Multitasking, difficult to avoid though it may be, is generally frowned upon as a productivity killer. But a recent study, detailed on the HBR Blog Network by writer and professor David Burkus, suggest that multitasking might ultimately aid in creative output -- if done the right way.

The study was conducted by researchers at the University of Sydney and examined three groups of students, who were tasked with completing an "alternate uses" test -- a common creativity drill wherein subjects are given an object and asked to come up with as many uses for it as they can.

The first group was given four straight minutes to work on the exercise.

The second group was given two minutes to work on it, then told to work on a different creativity test -- namely, they were tasked with coming up with synonyms for a list of words. They were then given two minutes to return to the original test.

The third group was given the same two minutes on -- two minutes off -- two minutes back on structure. But during the subjects' two minutes off, rather than taking on a different creative task, were instead given the much more passive activity of completing a survey that asked them about themselves.

When the results came in, they were fairly stark. The first group, the one that worked for four minutes straight, generated an average of 6.9 ideas during the alternative use test. The second group, which took on creative work in between different legs of the alternative use test, generated 7.6. And the final group, which stepped away from creativity tasks for a few minutes, came up with 9.8 ideas.

The implications could be taken in a few different directions, but the results indicate that creativity might flourish when it's approached piecemeal. And stepping away from creative tasks for more passive ones might generate a bigger boost compared to shifting from one creative task to another.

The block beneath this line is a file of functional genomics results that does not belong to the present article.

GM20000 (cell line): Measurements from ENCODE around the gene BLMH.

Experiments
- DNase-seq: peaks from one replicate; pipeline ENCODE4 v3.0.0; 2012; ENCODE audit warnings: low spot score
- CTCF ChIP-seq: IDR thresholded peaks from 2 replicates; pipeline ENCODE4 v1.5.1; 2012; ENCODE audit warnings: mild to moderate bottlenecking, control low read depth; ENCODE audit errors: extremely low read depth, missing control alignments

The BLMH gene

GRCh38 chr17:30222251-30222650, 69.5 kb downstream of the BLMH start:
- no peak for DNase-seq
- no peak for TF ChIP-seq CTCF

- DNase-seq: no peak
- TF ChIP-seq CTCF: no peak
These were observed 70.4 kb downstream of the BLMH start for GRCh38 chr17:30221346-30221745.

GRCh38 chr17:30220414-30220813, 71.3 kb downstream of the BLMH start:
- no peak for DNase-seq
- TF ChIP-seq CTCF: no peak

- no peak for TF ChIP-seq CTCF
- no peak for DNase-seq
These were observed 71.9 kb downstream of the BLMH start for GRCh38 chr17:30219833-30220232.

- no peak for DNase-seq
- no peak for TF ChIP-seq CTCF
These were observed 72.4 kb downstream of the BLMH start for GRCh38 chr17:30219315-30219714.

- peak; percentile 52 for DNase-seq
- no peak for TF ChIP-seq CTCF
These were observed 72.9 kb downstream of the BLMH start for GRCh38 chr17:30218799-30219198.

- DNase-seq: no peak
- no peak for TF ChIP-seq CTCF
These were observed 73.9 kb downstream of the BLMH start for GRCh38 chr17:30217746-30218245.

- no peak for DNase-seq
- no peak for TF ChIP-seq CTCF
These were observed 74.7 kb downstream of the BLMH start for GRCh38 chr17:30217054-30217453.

As Burkus puts it, this allows creative ideas to "incubate":

One possible explanation for these findings is that when presented with complicated problems, the mind can often get stuck, finding itself tracing back through certain pathways of thinking again and again. When you work on a problem continuously, you can become fixated on previous solutions. You will just keep thinking of the same uses for that piece of paper instead of finding new possibilities. Taking a break from the problem and focusing on something else entirely gives the mind some time to release its fixation on the same solutions and let the old pathways fade from memory. Then, when you return to the original problem, your mind is more open to new possibilities -- eureka moments.

So if you're in the middle of a creative process, you might benefit from stopping yourself cold and reading your emails for a few minutes before returning to the task at hand.

Previous research about multitasking has led to divided results. Some studies show it hurts productivity, as people tend to struggle to get back into an activity after stepping away from it for some time. But other research shows that an executive teams' propensity for multitasking can often have a positive effect on a company's bottom line.